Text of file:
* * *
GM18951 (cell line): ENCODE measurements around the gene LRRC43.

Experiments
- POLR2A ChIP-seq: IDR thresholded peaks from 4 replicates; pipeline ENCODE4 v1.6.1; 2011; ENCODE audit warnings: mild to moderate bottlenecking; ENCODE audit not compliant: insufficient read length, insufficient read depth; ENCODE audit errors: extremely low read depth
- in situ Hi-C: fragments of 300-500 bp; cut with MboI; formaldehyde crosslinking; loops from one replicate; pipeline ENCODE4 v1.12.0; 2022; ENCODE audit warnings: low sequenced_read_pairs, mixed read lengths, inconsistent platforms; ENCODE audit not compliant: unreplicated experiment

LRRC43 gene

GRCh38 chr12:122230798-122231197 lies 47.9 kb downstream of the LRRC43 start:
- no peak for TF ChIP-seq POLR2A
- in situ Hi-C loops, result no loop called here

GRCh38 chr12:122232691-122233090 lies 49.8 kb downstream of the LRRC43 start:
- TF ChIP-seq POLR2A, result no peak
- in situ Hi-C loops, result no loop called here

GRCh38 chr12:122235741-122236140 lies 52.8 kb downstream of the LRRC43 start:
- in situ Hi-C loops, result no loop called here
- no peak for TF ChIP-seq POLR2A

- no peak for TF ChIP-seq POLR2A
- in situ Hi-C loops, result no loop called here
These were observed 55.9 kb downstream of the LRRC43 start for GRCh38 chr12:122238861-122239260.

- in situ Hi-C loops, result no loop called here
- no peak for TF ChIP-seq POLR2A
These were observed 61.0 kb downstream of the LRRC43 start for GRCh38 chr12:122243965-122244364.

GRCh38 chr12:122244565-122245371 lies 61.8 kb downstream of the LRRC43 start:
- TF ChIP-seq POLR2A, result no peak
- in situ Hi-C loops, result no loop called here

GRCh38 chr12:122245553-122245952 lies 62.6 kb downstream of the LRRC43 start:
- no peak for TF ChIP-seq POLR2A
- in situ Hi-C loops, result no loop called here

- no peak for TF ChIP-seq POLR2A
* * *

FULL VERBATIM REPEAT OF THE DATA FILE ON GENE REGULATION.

GM18951 (cell line): ENCODE measurements around the gene LRRC43.

Experiments
- POLR2A ChIP-seq: IDR thresholded peaks from 4 replicates; pipeline ENCODE4 v1.6.1; 2011; ENCODE audit warnings: mild to moderate bottlenecking; ENCODE audit not compliant: insufficient read length, insufficient read depth; ENCODE audit errors: extremely low read depth
- in situ Hi-C: fragments of 300-500 bp; cut with MboI; formaldehyde crosslinking; loops from one replicate; pipeline ENCODE4 v1.12.0; 2022; ENCODE audit warnings: low sequenced_read_pairs, mixed read lengths, inconsistent platforms; ENCODE audit not compliant: unreplicated experiment

LRRC43 gene

GRCh38 chr12:122230798-122231197 lies 47.9 kb downstream of the LRRC43 start:
- no peak for TF ChIP-seq POLR2A
- in situ Hi-C loops, result no loop called here

GRCh38 chr12:122232691-122233090 lies 49.8 kb downstream of the LRRC43 start:
- TF ChIP-seq POLR2A, result no peak
- in situ Hi-C loops, result no loop called here

GRCh38 chr12:122235741-122236140 lies 52.8 kb downstream of the LRRC43 start:
- in situ Hi-C loops, result no loop called here
- no peak for TF ChIP-seq POLR2A

- no peak for TF ChIP-seq POLR2A
- in situ Hi-C loops, result no loop called here
These were observed 55.9 kb downstream of the LRRC43 start for GRCh38 chr12:122238861-122239260.

- in situ Hi-C loops, result no loop called here
- no peak for TF ChIP-seq POLR2A
These were observed 61.0 kb downstream of the LRRC43 start for GRCh38 chr12:122243965-122244364.

GRCh38 chr12:122244565-122245371 lies 61.8 kb downstream of the LRRC43 start:
- TF ChIP-seq POLR2A, result no peak
- in situ Hi-C loops, result no loop called here

GRCh38 chr12:122245553-122245952 lies 62.6 kb downstream of the LRRC43 start:
- no peak for TF ChIP-seq POLR2A
- in situ Hi-C loops, result no loop called here

- no peak for TF ChIP-seq POLR2A